Researchers encourage positive use cases of AI-generated characters for education and well-being.
The special issue is titled "Neurotechnologies for Human Augmentation." They also co-edited an editorial piece in the same issue.
A research team including Fluid Interfaces group members Nataliya Kosmyna and Pattie Maes received the Best Poster Award at IEEE BSN 2021.
Fluid Interfaces head Pattie Maes and researcher Pat Pataranutaporn discuss the ethical implications of deepfake technology.
July 14, 2021
Pattie Maes talks about optimizing technology to be used by people, through fluid, interactive, immersive, and wearable systems.
For the paper, "Improving Context-aware Habit-support Interventions using Egocentric Visual Contexts."
April 15, 2021
The Space Exploration Initiative and Space Enabled research group are participating in this year's Virtual MIT Space Week.
A set of principles is written in response to new scientific developments that enable the direction of specific cognitive content in dreams
Hyundai Motor Company recently unveiled a miniature electronic vehicle that uses Emotion Adaptive Vehicle Control (EAVC) technology.
Read about Fluid Interfaces head Pattie Maes, who has been featured in Forbes's "Women in AI to Watch."
Space research, led by a diverse team of women scientists, will be presented at this year's AIAA Ascend Conference.
Vega and his colleagues tested Dormio on group of 50 people this summer. Read about their results.
The MIT Integrated Learning Initiative (MITili) talks to Fluid Interfaces head Pattie Maes
Device not only helps record dream reports, but also guides dreams toward particular themes.
New program, Advancing Wellness, combines academics with on-the-ground initiatives to promote better health at MIT and beyond.
Congratulations to Pat Pataranutaporn, Angela Vujic, David Kong, Pattie Maes, and Misha Sra!
AttentivU and AlterEgo received honorable mentions in the Experimental category.
The Lab has always succeeded on the strength of its people, and through the creativity, originality, and vigor of its research.
Core77 reports on the Fluid Interfaces group’s work in cyborg botany.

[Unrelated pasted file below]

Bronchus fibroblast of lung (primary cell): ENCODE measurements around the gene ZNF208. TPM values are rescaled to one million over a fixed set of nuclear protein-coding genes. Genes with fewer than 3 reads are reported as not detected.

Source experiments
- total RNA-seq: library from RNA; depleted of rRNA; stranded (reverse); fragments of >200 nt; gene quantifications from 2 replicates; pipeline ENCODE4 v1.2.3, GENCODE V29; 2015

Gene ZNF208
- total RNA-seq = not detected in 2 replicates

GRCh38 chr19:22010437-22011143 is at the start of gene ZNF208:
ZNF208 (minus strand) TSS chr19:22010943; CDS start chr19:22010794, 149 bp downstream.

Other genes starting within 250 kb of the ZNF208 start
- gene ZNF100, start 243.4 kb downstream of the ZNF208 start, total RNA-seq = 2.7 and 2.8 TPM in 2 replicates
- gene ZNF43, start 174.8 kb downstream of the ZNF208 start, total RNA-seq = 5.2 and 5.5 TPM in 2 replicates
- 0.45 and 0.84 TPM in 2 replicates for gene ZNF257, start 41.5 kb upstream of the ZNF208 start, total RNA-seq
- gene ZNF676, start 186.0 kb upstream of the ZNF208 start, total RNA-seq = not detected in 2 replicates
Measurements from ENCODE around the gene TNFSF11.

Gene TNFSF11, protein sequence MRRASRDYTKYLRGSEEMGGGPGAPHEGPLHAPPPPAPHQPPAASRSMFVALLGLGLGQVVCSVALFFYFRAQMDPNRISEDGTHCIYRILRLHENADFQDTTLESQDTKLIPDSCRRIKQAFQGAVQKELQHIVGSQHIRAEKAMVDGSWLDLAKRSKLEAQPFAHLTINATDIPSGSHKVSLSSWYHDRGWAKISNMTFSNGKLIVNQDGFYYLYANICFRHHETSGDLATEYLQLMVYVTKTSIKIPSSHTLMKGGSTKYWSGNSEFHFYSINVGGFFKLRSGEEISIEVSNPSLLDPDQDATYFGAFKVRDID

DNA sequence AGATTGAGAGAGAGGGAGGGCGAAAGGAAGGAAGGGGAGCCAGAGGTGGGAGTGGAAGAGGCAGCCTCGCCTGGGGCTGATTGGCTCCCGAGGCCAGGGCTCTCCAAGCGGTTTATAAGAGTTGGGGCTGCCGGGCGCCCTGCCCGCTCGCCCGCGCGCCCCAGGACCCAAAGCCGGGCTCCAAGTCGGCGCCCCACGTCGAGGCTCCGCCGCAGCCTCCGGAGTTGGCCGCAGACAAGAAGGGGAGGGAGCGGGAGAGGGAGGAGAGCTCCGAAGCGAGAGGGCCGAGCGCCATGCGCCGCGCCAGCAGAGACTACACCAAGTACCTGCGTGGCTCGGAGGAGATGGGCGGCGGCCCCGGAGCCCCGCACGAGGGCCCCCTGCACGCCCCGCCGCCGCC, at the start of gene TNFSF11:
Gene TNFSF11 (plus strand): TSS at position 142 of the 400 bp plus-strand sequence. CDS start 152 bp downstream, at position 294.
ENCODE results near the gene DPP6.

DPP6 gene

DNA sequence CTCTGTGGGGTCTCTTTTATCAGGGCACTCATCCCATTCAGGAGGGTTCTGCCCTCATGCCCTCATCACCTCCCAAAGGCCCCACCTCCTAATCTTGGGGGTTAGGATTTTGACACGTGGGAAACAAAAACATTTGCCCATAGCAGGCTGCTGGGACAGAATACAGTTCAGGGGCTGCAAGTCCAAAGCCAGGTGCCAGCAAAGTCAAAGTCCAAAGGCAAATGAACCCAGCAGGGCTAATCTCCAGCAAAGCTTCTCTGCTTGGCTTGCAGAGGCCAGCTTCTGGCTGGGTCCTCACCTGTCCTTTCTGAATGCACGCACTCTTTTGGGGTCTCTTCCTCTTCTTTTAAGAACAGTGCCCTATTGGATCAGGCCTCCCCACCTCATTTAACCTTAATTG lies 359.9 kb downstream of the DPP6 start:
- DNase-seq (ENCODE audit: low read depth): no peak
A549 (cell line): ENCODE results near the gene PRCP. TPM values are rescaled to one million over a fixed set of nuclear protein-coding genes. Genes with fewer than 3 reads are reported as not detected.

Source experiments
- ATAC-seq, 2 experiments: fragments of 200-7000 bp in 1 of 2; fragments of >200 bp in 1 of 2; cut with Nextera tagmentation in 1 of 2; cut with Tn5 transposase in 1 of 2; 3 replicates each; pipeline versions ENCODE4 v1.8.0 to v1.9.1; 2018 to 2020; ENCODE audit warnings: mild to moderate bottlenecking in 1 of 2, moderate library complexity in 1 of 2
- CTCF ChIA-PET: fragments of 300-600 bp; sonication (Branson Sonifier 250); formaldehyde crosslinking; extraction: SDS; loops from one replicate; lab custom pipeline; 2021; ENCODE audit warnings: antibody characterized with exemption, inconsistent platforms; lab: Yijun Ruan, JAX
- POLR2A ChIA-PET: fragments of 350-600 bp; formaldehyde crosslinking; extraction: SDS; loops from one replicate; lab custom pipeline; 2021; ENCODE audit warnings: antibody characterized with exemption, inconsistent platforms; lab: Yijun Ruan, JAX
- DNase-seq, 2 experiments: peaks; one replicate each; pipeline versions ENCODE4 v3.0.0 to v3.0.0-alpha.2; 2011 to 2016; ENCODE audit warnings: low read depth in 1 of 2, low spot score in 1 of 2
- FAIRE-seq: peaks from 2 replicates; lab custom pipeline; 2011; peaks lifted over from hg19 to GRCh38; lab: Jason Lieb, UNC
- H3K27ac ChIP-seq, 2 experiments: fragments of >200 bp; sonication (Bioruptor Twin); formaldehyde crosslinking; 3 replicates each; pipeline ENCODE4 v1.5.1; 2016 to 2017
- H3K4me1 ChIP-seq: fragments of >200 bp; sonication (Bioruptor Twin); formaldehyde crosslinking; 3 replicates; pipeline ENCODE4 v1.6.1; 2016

Pattie Maes and other experts talk to the Harvard Business Review about applications for wearable artificial intelligence agents.
The Golden Mouse is a “Best of Show” award that recognizes the best overall submission to the CHI Video Showcase.
Designing Wearables for Space Exploration
Pattie Maes discusses her group’s approach to bridging this divide and improving our relationships with technology.
What can seamless human-computer interfaces do for humanity?
Experts think lucid dreaming could be therapeutic. How to achieve the dream state is complicated.
As devices aggregate more contextual data about users, they may learn to offer assistance without explicit instruction.
Research projects show creative ways MIT students are connecting computing to other fields.
Luminaries in computing and cognition discuss their journeys and share their insights.
A group at MIT’s Media Lab known as the “Dream Team” thinks you can harness your unconscious mind with tech you can wear to bed.
Wearables are already replacing traditional drugs and therapies—this year, they'll go further still.
Sareen is a research affiliate within the Fluid Interfaces group, and worked with lab founder Pattie Maes to develop the project.
A selection of recent press coverage on Elowan, a plant-robot hybrid designed by Harpreet Sareen and Pattie Maes.
While plants at first glance look like static things, they are in fact very busy transmitting bio-electrochemical signals.
Introducing Elowan, a robot-plant hybrid designed by Harpreet Sareen and Pattie Maes, both from MIT Media Lab.
A Parsons and MIT researcher hooked up electrodes to a plant’s leaves to turn it into a robotic sensor.
We spend a third of our lives sleeping but precious little is really known for sure about what happens when our heads hit the pillow.
Are the things we’re inventing for the future taking into account our deepest human needs? The Advancing Wellbeing initiative explores no...
MIT's AlterEgo can't read your thoughts, but it can reliably tell what words you're saying inside your head.
60 Minutes goes inside the MIT Media Lab.
It's like having Siri listen to your internal commands.
Electrodes on the face and jaw pick up otherwise undetectable neuromuscular signals triggered by internal verbalizations.